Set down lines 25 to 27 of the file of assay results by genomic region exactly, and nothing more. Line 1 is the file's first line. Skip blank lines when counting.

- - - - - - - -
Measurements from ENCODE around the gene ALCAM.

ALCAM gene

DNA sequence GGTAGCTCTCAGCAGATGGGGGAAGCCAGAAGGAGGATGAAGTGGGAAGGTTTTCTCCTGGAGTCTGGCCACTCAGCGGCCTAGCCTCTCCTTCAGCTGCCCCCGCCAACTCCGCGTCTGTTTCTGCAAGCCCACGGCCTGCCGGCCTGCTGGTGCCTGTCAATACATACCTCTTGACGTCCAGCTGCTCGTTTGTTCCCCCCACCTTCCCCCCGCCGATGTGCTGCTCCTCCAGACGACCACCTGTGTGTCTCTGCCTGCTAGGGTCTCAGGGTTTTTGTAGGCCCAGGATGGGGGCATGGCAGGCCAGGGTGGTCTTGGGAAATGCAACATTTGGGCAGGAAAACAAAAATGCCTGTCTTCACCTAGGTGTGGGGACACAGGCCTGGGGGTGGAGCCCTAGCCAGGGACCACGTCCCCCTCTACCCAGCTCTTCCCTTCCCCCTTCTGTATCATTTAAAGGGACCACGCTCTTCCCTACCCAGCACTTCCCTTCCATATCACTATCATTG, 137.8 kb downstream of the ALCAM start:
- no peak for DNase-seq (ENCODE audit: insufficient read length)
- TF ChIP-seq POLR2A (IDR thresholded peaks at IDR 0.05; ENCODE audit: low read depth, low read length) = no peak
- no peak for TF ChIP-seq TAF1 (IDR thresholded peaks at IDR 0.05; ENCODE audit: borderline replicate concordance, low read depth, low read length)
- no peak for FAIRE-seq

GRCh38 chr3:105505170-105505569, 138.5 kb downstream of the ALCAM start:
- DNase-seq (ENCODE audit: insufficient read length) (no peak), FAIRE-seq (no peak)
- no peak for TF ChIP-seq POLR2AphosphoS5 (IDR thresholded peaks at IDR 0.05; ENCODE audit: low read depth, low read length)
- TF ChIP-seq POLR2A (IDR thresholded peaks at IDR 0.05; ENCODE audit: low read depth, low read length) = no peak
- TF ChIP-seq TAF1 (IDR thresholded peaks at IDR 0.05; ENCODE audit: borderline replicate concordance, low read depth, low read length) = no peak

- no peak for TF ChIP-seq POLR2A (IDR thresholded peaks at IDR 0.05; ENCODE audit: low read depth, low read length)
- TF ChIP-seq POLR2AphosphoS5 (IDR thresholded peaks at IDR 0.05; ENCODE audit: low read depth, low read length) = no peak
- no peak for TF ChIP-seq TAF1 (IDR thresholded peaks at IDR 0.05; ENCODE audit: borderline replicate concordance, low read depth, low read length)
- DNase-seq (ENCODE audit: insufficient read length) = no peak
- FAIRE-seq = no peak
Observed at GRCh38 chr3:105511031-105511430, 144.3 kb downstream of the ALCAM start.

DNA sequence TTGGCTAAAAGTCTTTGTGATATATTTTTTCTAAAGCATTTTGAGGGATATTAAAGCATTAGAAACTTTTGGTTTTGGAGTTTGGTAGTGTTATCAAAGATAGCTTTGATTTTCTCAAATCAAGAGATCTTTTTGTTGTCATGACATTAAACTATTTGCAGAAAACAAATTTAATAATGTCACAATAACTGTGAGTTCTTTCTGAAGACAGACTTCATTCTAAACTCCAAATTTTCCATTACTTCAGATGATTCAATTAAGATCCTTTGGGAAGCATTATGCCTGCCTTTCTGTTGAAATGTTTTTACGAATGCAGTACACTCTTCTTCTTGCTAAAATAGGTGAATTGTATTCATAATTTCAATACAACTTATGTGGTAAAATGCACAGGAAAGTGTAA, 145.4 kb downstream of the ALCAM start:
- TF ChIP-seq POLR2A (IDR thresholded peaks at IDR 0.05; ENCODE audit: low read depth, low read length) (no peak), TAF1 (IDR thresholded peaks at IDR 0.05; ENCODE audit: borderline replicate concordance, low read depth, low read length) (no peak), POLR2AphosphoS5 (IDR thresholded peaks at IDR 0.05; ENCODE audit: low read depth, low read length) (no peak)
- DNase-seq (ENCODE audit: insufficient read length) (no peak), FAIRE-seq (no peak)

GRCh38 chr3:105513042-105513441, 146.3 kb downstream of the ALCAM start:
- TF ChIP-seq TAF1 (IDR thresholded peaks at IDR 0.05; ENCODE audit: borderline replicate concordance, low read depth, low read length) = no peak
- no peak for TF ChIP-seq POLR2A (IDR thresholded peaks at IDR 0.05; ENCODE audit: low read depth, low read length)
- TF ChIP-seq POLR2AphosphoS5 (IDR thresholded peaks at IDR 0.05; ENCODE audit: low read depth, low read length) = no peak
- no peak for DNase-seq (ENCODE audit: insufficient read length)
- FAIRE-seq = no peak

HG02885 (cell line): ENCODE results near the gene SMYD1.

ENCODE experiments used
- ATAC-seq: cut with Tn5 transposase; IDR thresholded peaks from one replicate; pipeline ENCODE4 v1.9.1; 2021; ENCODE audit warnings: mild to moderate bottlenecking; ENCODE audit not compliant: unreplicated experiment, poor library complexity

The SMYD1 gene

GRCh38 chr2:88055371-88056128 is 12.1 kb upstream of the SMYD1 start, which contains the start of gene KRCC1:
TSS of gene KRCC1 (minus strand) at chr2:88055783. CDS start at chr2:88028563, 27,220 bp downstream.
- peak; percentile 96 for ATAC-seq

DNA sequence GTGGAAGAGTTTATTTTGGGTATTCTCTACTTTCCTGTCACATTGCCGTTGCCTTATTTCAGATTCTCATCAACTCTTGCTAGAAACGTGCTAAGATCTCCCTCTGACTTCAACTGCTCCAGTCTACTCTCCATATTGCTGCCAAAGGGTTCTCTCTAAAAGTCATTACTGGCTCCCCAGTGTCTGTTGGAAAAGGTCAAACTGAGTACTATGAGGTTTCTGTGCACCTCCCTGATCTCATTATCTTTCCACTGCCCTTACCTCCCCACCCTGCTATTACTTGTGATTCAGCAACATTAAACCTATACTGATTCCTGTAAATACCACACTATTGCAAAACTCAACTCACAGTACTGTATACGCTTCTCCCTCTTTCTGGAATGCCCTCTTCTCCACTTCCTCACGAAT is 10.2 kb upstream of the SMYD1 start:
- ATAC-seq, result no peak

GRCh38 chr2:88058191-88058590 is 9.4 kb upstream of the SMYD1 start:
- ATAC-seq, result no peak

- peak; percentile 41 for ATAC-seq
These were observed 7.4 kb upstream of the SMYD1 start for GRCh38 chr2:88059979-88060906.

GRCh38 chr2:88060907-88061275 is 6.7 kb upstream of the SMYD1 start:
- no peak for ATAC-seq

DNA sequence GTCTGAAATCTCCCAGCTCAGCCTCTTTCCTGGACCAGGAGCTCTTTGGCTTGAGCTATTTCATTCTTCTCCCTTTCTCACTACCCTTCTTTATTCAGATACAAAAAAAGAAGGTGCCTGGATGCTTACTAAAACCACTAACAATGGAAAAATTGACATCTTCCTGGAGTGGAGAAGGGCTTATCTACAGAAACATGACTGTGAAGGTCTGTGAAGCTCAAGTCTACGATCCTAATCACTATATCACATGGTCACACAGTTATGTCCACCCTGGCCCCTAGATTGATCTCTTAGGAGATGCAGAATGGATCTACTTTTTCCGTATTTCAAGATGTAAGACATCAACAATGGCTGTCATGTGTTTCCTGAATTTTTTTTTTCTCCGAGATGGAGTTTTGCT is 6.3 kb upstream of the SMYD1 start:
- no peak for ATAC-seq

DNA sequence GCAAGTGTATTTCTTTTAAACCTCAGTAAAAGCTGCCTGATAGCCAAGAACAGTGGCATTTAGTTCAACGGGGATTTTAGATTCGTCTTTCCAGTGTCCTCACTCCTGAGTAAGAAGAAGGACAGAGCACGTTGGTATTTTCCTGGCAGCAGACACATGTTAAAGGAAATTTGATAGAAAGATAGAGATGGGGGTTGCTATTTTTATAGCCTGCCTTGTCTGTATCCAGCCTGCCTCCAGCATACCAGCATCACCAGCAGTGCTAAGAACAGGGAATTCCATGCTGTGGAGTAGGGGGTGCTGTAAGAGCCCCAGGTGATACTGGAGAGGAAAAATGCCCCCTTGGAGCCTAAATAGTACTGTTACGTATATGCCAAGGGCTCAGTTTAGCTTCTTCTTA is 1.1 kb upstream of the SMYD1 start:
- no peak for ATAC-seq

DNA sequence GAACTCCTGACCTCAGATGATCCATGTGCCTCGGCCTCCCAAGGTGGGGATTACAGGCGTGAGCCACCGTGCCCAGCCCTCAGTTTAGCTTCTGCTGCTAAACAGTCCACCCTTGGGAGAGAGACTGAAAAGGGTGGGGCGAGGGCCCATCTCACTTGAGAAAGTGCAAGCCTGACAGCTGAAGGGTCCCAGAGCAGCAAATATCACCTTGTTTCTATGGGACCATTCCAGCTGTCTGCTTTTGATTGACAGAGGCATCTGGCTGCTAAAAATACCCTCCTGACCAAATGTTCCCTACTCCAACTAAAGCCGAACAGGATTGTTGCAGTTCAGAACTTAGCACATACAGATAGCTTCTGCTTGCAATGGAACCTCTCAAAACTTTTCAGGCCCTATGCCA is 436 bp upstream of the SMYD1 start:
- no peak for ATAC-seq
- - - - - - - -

- TF ChIP-seq POLR2AphosphoS5 (IDR thresholded peaks at IDR 0.05; ENCODE audit: low read depth, low read length) = no peak
- no peak for DNase-seq (ENCODE audit: insufficient read length)
- FAIRE-seq = no peak